So why do Labour get such a comparatively easy ride from the left? Sure, there are negative comments about Miliband and Labour in general, but they don’t contain anything like the special kind of bile reserved for the Liberal Democrats. Over 13 years, Labour broke plenty of election pledges including, lest we forget, their own pledge not to bring in top-up fees (“We will not introduce top-up fees and have legislated to prevent them.” - 2001 Manifesto), not to mention abandoning their own 1997 commitment of delivering a referendum on parliamentary voting reform, much to the annoyance of Liberal Democrats (“We are committed to a referendum on the voting system for the House of Commons” - 1997 manifesto). They even went so far as winning a court battle over their failure to deliver a referendum on the Lisbon Treaty, getting the court to agree with the defence that “A manifesto promise is incapable of giving rise to a legally binding contract with the electorate”. And the biggest kicker? They did much of this with a handsome majority of seats in the Commons, without the excuse of being the junior partner in a coalition government, which is actually a far more explanation than it’s often given credit for being. Labour haven’t recently had to defend another party’s ideology to maintain government unity, which will hurt you far more than a couple of policy ideas failing to come through.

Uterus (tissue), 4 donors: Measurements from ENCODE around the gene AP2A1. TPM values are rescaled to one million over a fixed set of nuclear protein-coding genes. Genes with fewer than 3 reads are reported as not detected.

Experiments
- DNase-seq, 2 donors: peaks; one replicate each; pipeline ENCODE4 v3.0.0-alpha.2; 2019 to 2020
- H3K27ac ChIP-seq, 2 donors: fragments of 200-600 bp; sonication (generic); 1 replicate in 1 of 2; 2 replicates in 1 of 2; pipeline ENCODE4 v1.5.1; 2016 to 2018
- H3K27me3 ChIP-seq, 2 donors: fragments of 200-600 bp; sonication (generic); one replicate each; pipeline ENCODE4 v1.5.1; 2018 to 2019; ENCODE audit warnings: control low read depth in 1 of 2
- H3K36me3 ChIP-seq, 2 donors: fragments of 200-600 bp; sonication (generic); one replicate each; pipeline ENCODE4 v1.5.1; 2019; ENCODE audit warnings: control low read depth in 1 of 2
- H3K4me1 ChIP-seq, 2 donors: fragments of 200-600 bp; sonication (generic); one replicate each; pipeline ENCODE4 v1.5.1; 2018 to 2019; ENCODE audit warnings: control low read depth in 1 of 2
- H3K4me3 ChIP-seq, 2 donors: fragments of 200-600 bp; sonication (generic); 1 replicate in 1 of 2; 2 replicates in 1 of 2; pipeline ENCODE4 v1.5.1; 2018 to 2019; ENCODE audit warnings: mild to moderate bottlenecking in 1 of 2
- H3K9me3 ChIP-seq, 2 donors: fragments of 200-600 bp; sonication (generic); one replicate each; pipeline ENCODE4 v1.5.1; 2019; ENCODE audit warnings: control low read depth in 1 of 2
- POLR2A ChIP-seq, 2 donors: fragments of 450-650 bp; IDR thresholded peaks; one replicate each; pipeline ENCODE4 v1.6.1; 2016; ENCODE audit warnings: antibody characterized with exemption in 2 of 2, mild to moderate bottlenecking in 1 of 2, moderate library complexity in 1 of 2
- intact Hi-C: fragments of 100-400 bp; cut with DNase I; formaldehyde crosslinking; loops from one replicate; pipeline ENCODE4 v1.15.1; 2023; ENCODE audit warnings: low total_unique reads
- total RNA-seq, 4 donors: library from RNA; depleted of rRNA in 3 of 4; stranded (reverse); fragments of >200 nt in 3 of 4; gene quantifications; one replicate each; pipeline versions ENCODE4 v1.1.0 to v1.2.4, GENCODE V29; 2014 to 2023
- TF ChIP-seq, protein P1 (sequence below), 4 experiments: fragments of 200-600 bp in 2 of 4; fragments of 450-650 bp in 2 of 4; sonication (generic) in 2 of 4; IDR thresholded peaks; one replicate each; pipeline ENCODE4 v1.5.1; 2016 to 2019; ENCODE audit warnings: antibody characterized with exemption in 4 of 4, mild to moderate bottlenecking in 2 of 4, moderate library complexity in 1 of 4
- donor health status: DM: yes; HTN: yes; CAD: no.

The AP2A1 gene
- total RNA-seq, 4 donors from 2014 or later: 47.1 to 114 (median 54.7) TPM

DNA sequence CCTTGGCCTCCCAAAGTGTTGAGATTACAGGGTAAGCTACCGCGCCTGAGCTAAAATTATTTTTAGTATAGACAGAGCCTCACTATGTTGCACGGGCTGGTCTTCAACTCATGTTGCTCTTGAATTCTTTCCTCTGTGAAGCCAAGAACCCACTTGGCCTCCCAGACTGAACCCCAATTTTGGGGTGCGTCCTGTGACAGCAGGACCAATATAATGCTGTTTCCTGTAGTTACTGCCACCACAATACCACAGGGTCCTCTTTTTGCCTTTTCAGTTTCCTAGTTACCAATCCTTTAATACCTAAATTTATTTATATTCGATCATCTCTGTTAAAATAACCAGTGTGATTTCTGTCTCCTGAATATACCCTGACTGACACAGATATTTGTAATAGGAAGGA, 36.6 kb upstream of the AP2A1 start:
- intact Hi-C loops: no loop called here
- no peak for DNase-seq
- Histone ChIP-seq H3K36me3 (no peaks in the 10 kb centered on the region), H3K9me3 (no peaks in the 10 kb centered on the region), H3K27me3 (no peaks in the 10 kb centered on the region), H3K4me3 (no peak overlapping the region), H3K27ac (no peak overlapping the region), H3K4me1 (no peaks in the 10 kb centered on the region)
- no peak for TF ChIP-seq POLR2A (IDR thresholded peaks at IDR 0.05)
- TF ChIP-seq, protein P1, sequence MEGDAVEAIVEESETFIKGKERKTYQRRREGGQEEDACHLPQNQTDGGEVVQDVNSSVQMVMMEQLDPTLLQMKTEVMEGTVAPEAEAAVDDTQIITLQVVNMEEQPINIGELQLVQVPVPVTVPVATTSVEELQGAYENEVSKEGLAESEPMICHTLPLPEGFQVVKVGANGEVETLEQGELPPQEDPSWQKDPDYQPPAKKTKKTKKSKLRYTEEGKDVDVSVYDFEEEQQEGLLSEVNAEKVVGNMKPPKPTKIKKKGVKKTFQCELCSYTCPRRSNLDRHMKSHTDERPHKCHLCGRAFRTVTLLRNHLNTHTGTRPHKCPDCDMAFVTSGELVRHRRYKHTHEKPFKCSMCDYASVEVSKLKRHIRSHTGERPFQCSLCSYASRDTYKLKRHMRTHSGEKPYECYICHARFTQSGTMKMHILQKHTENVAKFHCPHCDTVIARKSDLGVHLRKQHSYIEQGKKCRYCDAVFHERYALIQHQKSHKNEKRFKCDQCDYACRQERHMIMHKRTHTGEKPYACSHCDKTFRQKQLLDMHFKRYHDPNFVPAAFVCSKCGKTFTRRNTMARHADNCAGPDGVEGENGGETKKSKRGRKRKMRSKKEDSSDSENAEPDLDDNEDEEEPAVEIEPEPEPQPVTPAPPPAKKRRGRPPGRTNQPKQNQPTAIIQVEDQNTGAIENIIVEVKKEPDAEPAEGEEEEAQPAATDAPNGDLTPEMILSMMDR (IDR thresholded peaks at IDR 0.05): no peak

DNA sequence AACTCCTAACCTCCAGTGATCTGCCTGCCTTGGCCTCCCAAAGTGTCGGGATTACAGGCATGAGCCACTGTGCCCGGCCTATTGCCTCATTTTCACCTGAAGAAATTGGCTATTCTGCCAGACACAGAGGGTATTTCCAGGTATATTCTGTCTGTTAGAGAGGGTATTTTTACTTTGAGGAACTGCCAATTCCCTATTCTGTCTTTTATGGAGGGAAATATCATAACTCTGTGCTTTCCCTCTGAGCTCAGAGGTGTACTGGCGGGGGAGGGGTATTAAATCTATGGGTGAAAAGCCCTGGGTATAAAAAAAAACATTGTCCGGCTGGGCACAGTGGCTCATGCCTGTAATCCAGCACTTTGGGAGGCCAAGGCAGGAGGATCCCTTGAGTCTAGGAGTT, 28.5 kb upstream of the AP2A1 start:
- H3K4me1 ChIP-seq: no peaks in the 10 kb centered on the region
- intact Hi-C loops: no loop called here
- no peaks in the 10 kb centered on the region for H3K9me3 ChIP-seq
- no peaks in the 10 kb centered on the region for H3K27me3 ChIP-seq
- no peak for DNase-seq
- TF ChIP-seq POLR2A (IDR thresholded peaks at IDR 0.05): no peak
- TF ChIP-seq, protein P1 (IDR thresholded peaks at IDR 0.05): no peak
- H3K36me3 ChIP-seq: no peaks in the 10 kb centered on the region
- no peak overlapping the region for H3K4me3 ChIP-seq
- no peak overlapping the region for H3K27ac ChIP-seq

Perhaps Labour get off lightly because the pledges they failed to deliver on were not high-profile policies - electoral reform gets Lib Dem activists all hot and bothered, but barely registers with Labour voters, let alone the public at large. And although there’s a lot of bluster about the Lisbon Treaty and the role of the EU, Labour has never been the natural party of eurosceptics - indeed the man bringing the case against the government was a UKIP activist, who probably cast his vote elsewhere anyway. The Liberal Democrats on the other hand have always relied heavily on the student vote, and although they weren’t as vocal about tuition fees in 2010 as they had been in previous years (even the Tories were unconvincingly making free tuition a manifesto pledge in 2005), Clegg wasn’t averse to campaigning at university campuses and repeating the manifesto policy of scrapping tuition fees to any student who would listen. It’s worth noting the actual pledge to ‘vote against any increase in fees in the next parliament’ signed by the party’s 57 MPs was an NUS campaign, rather than a Liberal Democrat initiative (indeed some Labour and Conservative candidates were also signatories), but plenty happily posed for grinning photo opportunities alongside their signature, blissfully unaware that they had just lit the fuse on a bad PR time bomb.